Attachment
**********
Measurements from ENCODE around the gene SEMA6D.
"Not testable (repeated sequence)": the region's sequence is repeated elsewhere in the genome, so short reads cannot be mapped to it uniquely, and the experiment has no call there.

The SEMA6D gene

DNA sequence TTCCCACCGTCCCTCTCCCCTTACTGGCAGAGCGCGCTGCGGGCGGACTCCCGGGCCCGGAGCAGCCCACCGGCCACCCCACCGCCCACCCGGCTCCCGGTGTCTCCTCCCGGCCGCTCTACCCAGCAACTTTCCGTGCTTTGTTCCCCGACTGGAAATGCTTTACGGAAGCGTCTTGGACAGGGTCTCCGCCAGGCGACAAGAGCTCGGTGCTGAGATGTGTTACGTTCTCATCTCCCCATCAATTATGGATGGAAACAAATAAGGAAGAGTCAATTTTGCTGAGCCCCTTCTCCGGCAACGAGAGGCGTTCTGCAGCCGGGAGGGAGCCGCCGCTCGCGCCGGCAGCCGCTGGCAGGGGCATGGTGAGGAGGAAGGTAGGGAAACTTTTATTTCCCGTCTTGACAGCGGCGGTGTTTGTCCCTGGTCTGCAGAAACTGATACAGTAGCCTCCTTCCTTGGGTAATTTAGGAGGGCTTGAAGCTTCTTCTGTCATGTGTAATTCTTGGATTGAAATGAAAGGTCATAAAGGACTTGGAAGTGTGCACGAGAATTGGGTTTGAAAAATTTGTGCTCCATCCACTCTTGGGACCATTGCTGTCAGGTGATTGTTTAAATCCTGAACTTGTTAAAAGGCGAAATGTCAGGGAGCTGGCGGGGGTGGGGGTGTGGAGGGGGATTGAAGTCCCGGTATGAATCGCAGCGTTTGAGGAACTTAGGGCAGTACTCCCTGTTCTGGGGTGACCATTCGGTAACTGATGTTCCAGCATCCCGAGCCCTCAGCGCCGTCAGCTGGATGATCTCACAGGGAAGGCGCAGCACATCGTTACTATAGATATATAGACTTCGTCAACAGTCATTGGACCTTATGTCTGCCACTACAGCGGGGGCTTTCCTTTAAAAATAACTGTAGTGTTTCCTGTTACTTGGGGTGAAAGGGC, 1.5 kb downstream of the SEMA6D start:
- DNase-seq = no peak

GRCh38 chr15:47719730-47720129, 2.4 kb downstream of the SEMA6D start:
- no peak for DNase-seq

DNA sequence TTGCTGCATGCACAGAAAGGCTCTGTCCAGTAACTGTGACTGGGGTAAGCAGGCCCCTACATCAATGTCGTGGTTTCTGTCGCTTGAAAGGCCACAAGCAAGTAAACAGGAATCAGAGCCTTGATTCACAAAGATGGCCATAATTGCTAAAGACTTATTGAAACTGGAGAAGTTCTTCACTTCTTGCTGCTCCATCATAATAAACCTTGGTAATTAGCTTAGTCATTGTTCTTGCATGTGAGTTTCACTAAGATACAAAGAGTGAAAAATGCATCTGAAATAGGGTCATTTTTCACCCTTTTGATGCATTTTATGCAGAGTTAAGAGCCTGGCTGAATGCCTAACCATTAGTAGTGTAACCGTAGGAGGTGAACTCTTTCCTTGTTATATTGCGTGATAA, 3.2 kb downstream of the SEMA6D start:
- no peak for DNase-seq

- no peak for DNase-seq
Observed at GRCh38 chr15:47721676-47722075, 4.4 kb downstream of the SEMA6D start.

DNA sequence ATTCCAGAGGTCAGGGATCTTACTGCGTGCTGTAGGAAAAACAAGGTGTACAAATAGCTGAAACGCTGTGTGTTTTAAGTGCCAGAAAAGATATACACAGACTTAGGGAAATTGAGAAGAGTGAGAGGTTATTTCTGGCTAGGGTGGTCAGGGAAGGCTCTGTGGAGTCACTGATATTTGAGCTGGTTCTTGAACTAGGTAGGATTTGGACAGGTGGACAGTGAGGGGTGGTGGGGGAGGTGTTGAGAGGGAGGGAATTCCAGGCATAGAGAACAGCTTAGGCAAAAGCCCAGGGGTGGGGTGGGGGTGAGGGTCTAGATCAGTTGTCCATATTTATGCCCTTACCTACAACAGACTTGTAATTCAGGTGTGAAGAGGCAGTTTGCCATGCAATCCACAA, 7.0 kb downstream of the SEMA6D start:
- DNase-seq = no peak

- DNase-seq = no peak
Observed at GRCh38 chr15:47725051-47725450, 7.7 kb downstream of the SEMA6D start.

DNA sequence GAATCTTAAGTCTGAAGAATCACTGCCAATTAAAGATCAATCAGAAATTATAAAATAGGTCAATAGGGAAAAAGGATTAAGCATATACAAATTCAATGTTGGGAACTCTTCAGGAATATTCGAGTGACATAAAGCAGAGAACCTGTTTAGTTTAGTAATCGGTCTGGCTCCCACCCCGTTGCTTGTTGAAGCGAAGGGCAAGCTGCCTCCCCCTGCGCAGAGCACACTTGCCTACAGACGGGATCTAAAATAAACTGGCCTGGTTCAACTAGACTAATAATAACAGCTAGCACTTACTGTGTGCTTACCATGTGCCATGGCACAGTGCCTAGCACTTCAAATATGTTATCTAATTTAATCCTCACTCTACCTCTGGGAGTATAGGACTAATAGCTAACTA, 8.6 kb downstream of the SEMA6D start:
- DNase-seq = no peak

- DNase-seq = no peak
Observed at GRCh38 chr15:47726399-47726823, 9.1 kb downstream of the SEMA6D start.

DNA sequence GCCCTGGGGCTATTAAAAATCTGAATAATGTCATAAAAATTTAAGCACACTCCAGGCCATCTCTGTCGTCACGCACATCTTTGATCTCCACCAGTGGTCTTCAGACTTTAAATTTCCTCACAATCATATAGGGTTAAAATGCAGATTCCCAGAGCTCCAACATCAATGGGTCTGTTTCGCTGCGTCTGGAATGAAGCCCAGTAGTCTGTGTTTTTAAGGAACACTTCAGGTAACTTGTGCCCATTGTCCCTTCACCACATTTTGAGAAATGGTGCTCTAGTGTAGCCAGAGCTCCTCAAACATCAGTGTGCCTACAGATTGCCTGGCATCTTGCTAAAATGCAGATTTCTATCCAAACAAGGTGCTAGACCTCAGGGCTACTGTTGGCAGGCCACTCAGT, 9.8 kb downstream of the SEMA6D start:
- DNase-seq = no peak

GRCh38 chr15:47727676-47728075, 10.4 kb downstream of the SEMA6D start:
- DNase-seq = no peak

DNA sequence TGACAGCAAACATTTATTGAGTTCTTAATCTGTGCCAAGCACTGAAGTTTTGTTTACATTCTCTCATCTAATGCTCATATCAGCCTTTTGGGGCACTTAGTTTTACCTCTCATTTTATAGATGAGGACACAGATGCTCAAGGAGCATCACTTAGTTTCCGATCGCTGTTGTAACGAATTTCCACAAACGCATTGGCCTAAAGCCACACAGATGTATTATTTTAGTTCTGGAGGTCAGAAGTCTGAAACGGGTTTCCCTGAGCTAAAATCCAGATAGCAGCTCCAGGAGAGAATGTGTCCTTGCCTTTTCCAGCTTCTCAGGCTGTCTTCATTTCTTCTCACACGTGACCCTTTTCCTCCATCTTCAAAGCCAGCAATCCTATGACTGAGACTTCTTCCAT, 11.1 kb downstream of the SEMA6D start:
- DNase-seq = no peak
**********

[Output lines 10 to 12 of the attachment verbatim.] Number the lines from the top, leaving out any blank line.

- no peak for DNase-seq
Observed at GRCh38 chr15:47721676-47722075, 4.4 kb downstream of the SEMA6D start.

DNA sequence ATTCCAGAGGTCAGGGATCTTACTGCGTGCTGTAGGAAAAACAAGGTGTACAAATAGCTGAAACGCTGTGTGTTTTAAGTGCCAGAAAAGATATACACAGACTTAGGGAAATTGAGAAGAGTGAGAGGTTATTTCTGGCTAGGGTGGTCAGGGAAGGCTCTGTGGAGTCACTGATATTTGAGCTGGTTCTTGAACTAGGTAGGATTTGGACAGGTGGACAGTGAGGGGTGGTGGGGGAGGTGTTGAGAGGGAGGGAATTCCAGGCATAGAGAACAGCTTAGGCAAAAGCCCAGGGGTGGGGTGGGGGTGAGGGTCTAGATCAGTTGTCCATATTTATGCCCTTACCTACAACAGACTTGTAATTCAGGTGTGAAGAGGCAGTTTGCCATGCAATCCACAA, 7.0 kb downstream of the SEMA6D start: